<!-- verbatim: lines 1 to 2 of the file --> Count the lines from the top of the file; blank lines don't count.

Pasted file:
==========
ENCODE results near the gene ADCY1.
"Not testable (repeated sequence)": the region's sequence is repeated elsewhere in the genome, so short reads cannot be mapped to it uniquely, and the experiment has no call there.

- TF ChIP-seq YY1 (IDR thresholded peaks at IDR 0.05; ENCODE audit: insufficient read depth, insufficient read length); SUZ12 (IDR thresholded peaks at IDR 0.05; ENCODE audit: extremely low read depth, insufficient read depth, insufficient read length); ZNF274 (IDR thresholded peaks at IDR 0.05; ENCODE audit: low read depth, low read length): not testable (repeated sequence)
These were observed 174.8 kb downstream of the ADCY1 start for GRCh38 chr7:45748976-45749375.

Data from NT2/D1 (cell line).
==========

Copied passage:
ENCODE results near the gene ADCY1.
"Not testable (repeated sequence)": the region's sequence is repeated elsewhere in the genome, so short reads cannot be mapped to it uniquely, and the experiment has no call there.